That knowledge only taught me financial responsibility, it didn’t teach me how to make money. That came from my $7 million 7 year journey. Naturally, I taught my own children about money from birth. My son is a natural entrepreneur. My daughter more social. But, both know how to save and how to spend responsibly.

8)      If not, were you self taught? Were there any books, for example that influenced you? Or financial pundits?

The books that greatly influenced me were Rich Dad, Poor Dad by Robert Kiyosaki and The E-Myth Revisited by Michael Gerber. The first is about money and the second about business.

9)      How did you get started in investing?

My very first investment was an apartment that I bought soon after college because a friend of mine was buying one in the same block. I knew nothing other than to copy him. I sold it a couple of years later to pay for a trip overseas. It’s safe to say that was not the start of my financial journey!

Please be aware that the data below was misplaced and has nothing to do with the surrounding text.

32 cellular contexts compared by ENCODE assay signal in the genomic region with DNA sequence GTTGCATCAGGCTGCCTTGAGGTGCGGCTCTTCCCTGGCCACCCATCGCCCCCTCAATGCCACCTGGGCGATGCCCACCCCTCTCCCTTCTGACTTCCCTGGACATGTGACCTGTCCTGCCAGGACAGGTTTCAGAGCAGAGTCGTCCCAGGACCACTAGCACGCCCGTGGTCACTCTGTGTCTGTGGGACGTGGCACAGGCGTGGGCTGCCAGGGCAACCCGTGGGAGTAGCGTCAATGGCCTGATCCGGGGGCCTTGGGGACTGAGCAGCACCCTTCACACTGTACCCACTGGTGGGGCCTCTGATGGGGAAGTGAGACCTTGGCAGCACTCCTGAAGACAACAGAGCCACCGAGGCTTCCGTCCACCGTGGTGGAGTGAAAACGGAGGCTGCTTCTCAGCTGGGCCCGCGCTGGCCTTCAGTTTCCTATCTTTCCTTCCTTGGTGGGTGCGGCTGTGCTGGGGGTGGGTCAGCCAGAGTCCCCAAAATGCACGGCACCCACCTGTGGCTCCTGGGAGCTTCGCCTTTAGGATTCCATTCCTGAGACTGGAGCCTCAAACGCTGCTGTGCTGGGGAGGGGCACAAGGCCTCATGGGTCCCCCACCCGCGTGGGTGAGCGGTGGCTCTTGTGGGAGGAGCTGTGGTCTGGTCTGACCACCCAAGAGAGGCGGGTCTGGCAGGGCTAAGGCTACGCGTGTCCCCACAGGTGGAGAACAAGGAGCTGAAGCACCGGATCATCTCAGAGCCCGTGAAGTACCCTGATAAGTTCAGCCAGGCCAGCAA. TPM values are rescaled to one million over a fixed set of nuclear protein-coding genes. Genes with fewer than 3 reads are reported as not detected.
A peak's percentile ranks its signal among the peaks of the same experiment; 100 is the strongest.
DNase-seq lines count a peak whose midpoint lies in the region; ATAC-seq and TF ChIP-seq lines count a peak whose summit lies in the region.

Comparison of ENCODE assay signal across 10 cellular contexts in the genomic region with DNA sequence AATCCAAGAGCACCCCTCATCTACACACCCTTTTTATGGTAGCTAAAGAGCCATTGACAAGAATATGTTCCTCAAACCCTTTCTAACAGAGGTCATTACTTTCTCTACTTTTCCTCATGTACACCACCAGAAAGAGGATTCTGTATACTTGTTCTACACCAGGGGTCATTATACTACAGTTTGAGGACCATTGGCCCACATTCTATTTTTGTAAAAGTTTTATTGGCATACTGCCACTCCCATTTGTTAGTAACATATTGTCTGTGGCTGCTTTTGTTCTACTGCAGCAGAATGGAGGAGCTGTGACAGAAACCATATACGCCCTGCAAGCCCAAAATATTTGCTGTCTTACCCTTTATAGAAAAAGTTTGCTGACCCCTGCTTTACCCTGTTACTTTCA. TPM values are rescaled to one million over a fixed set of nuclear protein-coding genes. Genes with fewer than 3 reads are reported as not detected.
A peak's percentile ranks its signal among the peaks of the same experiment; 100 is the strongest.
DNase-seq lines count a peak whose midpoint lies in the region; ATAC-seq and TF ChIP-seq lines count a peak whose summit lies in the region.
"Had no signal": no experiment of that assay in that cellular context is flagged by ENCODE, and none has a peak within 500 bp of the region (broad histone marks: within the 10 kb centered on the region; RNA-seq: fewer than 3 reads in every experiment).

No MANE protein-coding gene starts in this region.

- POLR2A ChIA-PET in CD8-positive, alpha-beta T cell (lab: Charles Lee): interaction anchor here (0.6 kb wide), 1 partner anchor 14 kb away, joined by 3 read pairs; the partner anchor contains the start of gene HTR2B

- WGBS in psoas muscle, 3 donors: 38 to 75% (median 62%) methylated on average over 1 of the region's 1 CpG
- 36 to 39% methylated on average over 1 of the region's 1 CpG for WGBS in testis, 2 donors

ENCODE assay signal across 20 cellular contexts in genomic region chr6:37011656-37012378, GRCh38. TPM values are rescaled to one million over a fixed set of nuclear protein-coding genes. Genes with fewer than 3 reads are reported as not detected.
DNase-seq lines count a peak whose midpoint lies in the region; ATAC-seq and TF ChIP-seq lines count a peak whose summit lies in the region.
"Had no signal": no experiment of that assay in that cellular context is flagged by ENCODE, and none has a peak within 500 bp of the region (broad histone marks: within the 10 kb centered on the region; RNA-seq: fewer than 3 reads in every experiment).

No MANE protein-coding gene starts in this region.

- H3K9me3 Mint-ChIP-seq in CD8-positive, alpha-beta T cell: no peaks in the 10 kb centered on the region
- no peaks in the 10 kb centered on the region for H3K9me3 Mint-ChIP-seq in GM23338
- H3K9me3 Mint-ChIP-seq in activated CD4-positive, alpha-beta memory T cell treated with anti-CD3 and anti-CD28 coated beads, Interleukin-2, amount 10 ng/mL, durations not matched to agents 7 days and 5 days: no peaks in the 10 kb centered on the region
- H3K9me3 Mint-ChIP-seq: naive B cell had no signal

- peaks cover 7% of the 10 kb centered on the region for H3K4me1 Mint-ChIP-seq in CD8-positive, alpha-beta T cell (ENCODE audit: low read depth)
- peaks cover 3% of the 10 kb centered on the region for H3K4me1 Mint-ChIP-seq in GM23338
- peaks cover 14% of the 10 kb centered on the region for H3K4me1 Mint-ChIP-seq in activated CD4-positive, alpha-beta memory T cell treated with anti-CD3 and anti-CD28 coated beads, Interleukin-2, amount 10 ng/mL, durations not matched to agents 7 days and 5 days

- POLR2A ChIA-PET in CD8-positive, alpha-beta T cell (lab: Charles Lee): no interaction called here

When my financial wake-up call arrived 7 years ago, I made my first real real-estate investment. Rich Dad, Poor dad was my motivation, but it was very short on ‘how’. So, like most people, I knew that I had to invest in real-estate but I had no idea HOW.
One day I was driving around my neighborhood and saw a ‘for sale’ sign on a condo in an older block of 12. There was an Auction just about to start! I figured that not many people would know about it, because the sign was by an out-of-town agent, so I figured it was likely to go for a good price, so I stopped to check it out.
My next problem was that I had literally no idea of how much to pay. But, I saw a young guy in a trademan’s outfit measuring doors and windows and so on. I guessed that he was planning to buy it for himself, fix it up and flip it. I decided to bid against him and pay $1 more. I figured that if he was looking to take a quick profit that he would be operating on a tight budget, and that I could then afford to pay just that little bit more to buy and hold.
And, that’s what happened.
I found myself as the winning bidder for a property that I had never been in before. I had to call my wife (who was NOT pleased) to rush over with my checkbook. We still own that condo today and it has been a start performer, although we went on from there over the next 5 years to buy our own block of condos, an office building and so on.

10)   What were some of the defining lessons you learned when you first started out?